Although buying a green sapphire engagement ring is less complicated than buying a diamond ring, there are still a variety of tactics that you can use to get the best center stone and ring for your budget:

  • Choose a suitable metal. Green sapphires are very versatile and can look elegant and beautiful with both white and yellow metals. Common choices include 14 or 18k white or yellow gold, rose gold and platinum.
  • Consider halo or pavé settings. Green sapphire can look gorgeous alongside a halo of smaller diamonds. Not only do diamonds add to the ring’s beauty — they also emphasize the sapphire’s unique color and beauty. Check out this gorgeous halo setting from James Allen featuring 26 round diamonds.
  • Pay attention to color. As we mentioned above, green sapphires can vary a great deal in color tone, hue and saturation. Use the photos provided by vendors like James Allen to carefully assess a stone’s color before you make a final decision.

    If you’re browsing from your phone or tablet, make sure the screen is bright enough for you to get an accurate picture of each sapphire’s true color.
  • Don’t worry too much about heat treatment. Almost all sapphires are heat treated for color and clarity before they go on sale, meaning it’s normal to see “heated” noted on a sapphire’s identification certificate. This is normal and nothing to worry about.
  • Check measurements, not just carat weight. Finally, remember to check a sapphire’s measurements as well as its carat weight. This will give extra context about a sapphire’s size and help you get a better picture of how it will look on your fiancé-to-be’s finger. 

Are Green Sapphires Rare?

Green sapphires of high quality are rare, such as ones that are well-cut, offer rich color, and have minimal inclusions. Lower-quality green sapphires or stones with a secondary tone like yellow are less rare and less expensive. 

Green sapphires are mined in several continents. Sri Lanka produces the rarest green sapphires — often featuring a vibrant green color.

Which Finger to Wear Green Sapphire On

If you have a green sapphire engagement or wedding ring, you should wear it on your left-hand ring finger (the finger next to your pinky). If you have a green sapphire ring that’s not for an engagement or wedding, it’s best to wear it on any finger besides your left-hand ring finger.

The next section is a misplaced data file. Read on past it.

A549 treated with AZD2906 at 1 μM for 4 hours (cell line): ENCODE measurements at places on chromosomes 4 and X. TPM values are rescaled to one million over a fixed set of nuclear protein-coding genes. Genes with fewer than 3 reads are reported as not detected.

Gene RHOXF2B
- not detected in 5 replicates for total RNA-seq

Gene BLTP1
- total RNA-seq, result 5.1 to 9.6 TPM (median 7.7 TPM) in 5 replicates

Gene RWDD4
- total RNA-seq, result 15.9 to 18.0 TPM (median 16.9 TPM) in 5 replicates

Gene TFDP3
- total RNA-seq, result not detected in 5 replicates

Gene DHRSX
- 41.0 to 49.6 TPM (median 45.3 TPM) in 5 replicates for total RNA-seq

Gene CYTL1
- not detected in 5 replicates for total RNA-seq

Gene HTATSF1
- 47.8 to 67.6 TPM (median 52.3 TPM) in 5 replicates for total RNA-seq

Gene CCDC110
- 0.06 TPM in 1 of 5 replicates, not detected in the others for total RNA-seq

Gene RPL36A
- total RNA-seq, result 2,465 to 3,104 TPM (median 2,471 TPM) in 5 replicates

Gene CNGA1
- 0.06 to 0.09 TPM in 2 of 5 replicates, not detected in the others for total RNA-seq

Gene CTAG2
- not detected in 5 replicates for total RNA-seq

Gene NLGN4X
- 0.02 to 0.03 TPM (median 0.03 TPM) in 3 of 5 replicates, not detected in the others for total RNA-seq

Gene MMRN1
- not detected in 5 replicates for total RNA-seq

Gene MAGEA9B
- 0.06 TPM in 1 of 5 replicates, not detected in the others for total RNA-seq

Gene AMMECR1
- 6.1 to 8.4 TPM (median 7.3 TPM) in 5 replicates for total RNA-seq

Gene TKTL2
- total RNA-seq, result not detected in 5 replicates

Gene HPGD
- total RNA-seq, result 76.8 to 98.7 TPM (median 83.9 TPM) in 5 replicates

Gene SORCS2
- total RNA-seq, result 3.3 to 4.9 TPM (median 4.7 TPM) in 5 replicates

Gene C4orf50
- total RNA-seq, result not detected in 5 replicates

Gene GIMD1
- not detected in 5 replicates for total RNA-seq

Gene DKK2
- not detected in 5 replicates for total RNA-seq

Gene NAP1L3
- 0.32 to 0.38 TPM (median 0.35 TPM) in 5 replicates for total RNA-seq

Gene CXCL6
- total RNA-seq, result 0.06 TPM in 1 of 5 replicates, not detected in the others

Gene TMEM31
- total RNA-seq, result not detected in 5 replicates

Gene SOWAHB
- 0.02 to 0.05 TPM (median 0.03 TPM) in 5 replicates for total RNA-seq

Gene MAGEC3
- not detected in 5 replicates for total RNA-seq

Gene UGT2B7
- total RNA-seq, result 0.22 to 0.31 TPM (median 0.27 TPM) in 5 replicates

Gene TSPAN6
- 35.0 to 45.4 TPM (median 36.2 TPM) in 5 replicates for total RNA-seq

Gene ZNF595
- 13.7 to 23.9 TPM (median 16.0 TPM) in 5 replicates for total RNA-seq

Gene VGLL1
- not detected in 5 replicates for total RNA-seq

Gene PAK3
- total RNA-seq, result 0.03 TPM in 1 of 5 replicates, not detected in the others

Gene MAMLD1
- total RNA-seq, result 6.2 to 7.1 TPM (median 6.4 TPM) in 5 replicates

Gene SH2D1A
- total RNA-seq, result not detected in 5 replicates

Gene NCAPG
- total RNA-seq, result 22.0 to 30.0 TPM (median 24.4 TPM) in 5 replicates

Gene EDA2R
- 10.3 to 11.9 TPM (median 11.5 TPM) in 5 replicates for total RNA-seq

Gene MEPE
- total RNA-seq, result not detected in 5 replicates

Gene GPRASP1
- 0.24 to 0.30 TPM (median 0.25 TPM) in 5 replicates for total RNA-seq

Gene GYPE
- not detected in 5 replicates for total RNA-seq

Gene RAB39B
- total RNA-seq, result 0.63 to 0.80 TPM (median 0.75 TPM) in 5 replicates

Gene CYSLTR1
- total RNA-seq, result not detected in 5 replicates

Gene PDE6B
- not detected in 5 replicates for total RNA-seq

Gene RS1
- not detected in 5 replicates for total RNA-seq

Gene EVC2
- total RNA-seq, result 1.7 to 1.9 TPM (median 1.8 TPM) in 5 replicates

Need more help choosing a green sapphire engagement ring? Contact us and our experts will help you find the best engagement ring or other fine jewelry for your budget.

Here are more specific gemstone topics to browse:

James Allen James Allen is the leader in online diamond sales. Their imaging technology is the same as inspecting a diamond with a jeweler's loupe. They have the largest exclusive loose diamond inventory online and fantastic prices. They also have the nicest collection of lab-created diamonds online.
What we love about them:
  • No questions asked returns within 30 days of shipment. James Allen will send you a paid shipping label to return the ring.
  • Lifetime Warranty
  • Free International Shipping
  • Free prong tightening, repolishing, rhodium plating and cleaning every 6 months
  • Provide insurance appraisals
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Blue Nile Blue Nile is the largest and most well-known internet jewelry seller. They have a very large exclusive online inventory. Their high-quality images are catching up to James Allens' and their prices are amazing. Save 25% on settings at Blue Nile!

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What we love about them:
  • No questions asked returns within 30 days of shipment. Blue Nile will send you a paid shipping label to return the ring.
  • Lifetime Warranty
  • Free Shipping
  • Free prong tightening, repolishing, rhodium plating and cleaning every 6 months
  • Provide insurance appraisal
  • One free resizing within the first year of purchase
  • High quality images of about half of their diamonds
  • 24/7 Customer Service
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About the author

Mike Fried Mike Fried Mike Fried has over 25 years experience in the diamond industry working with Leo Schachter Diamonds, Moshe Namdar Diamonds, and joining The Diamond Pro in 2007. He is recognized as an industry expert and has been quoted in publications such as Us, People, Page Six, The Next Web and more.